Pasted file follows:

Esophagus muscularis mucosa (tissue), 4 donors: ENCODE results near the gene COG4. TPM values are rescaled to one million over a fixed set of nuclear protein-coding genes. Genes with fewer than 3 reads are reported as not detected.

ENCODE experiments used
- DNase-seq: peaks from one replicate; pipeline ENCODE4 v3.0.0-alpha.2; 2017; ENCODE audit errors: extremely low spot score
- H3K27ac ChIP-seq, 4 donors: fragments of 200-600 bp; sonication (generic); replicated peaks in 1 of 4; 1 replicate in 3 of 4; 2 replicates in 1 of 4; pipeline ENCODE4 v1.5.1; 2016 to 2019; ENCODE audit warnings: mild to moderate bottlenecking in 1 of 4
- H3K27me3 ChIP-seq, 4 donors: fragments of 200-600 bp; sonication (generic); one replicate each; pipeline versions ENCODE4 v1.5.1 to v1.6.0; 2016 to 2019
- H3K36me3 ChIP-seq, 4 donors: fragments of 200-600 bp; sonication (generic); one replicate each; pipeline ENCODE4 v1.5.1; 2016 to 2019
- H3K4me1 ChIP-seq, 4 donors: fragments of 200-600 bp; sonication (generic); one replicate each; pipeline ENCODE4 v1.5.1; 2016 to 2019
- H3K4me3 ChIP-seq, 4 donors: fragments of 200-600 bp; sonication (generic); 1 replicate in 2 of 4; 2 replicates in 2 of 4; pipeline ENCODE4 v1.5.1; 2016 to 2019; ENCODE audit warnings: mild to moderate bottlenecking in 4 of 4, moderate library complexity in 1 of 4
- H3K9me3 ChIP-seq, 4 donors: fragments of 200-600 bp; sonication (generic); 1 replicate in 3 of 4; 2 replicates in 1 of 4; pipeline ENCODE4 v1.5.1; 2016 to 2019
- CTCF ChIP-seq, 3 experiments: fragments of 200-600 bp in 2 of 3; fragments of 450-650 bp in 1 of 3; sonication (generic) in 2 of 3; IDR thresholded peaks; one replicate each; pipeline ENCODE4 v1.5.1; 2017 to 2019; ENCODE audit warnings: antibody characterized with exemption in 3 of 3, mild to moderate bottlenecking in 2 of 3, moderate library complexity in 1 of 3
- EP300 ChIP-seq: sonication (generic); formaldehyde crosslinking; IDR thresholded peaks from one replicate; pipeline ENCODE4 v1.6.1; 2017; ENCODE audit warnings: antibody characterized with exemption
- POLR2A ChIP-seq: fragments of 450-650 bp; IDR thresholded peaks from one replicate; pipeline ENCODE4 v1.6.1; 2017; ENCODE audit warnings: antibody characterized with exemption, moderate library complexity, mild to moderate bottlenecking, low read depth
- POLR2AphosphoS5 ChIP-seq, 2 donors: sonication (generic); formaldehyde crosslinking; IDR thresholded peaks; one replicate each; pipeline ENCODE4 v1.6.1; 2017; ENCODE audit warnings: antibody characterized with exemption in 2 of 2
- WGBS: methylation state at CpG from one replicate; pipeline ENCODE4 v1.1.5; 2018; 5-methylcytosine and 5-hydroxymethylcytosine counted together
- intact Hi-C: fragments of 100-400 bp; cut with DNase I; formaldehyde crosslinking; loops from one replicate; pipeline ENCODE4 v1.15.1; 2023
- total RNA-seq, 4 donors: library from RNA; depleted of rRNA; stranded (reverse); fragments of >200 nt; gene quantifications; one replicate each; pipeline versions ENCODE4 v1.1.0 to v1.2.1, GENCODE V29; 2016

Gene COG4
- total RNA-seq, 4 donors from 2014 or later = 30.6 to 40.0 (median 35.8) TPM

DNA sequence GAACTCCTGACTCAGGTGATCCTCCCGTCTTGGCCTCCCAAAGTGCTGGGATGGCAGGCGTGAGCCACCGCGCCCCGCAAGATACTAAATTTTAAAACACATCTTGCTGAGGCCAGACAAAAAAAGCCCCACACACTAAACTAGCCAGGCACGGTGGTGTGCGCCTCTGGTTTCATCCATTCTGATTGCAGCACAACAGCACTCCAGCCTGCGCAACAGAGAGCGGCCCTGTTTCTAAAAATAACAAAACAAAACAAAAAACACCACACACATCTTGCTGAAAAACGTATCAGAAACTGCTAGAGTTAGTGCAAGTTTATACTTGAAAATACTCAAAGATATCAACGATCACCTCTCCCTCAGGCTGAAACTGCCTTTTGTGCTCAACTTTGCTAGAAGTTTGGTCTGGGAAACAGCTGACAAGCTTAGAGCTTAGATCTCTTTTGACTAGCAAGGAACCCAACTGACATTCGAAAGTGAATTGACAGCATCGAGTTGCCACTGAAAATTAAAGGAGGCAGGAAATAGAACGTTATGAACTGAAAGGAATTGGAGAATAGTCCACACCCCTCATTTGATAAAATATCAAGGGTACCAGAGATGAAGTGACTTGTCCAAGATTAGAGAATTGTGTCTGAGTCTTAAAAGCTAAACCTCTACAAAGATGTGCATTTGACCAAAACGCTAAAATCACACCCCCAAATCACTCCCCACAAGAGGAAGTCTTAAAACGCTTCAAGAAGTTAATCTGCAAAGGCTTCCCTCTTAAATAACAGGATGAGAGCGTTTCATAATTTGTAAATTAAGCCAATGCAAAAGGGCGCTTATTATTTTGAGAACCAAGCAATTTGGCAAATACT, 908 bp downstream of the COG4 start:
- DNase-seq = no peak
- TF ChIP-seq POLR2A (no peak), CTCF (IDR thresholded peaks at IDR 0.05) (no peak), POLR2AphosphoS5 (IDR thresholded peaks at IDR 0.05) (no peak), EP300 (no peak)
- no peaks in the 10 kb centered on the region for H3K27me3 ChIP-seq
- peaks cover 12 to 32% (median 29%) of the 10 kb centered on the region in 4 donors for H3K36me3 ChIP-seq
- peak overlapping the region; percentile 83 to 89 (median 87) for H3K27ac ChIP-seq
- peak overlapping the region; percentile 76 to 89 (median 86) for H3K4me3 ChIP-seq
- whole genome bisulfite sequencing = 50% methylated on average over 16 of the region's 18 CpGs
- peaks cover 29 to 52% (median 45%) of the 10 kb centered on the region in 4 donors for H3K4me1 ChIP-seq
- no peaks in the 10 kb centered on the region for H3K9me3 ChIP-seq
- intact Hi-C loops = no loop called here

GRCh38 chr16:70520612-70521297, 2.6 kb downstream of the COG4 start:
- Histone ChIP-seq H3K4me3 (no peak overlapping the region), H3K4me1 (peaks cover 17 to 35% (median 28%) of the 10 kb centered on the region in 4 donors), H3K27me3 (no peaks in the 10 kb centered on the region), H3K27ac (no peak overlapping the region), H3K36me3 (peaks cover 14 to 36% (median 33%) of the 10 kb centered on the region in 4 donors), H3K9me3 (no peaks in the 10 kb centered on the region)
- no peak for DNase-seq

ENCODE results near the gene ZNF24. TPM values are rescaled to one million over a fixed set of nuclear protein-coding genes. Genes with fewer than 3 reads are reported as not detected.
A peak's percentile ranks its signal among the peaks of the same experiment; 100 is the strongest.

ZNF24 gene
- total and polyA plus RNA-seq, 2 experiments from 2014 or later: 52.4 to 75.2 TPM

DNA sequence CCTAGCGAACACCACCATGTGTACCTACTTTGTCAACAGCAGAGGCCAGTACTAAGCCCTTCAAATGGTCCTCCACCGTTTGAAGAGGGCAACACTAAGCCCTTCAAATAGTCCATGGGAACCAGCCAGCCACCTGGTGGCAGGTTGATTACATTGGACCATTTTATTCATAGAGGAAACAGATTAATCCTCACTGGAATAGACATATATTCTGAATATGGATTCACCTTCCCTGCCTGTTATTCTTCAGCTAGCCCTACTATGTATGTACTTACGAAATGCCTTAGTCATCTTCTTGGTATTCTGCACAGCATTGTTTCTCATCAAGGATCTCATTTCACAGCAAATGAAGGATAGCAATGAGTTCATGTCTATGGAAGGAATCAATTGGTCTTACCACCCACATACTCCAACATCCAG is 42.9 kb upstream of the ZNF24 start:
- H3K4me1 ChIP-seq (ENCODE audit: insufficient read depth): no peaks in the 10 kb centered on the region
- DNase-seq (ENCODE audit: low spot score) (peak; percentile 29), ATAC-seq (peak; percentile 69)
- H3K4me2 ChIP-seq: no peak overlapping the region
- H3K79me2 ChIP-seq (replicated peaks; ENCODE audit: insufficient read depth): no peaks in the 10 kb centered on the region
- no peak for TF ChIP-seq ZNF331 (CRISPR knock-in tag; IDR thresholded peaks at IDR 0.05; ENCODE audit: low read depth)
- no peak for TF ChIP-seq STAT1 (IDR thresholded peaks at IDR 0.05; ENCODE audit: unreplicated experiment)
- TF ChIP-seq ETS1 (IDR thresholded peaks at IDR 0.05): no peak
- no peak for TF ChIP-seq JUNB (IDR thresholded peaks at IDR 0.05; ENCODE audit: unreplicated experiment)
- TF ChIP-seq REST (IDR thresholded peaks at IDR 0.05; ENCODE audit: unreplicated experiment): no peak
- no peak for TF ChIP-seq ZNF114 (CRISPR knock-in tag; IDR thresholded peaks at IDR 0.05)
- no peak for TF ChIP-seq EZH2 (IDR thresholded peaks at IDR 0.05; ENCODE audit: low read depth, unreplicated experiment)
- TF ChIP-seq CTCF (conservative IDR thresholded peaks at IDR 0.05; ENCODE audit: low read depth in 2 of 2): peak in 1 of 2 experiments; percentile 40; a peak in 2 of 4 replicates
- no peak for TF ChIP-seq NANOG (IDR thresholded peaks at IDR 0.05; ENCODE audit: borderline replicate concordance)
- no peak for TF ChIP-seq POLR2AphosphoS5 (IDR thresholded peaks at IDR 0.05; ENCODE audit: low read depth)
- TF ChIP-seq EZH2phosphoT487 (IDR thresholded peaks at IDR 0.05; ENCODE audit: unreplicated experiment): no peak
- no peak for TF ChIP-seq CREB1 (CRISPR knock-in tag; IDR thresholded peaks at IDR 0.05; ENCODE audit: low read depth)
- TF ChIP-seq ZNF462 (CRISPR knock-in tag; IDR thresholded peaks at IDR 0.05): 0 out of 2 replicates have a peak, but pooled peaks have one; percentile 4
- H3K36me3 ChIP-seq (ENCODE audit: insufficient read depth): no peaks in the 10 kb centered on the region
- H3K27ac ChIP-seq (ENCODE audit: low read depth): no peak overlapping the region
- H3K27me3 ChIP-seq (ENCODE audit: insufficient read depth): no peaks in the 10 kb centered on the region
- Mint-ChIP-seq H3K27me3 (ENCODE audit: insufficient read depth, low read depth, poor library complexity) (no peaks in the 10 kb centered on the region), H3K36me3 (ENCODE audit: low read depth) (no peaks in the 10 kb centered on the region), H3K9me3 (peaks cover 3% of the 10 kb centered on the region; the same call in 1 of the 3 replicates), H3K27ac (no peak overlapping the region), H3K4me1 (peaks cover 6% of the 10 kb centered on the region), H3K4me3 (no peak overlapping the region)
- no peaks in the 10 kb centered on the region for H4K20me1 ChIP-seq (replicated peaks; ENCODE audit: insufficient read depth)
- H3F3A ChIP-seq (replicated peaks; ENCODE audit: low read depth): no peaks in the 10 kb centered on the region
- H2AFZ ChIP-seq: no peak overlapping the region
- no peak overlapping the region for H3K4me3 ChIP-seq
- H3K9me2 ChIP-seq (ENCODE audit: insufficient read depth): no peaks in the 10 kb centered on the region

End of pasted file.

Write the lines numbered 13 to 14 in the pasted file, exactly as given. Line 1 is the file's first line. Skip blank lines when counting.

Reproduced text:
- POLR2AphosphoS5 ChIP-seq, 2 donors: sonication (generic); formaldehyde crosslinking; IDR thresholded peaks; one replicate each; pipeline ENCODE4 v1.6.1; 2017; ENCODE audit warnings: antibody characterized with exemption in 2 of 2
- WGBS: methylation state at CpG from one replicate; pipeline ENCODE4 v1.1.5; 2018; 5-methylcytosine and 5-hydroxymethylcytosine counted together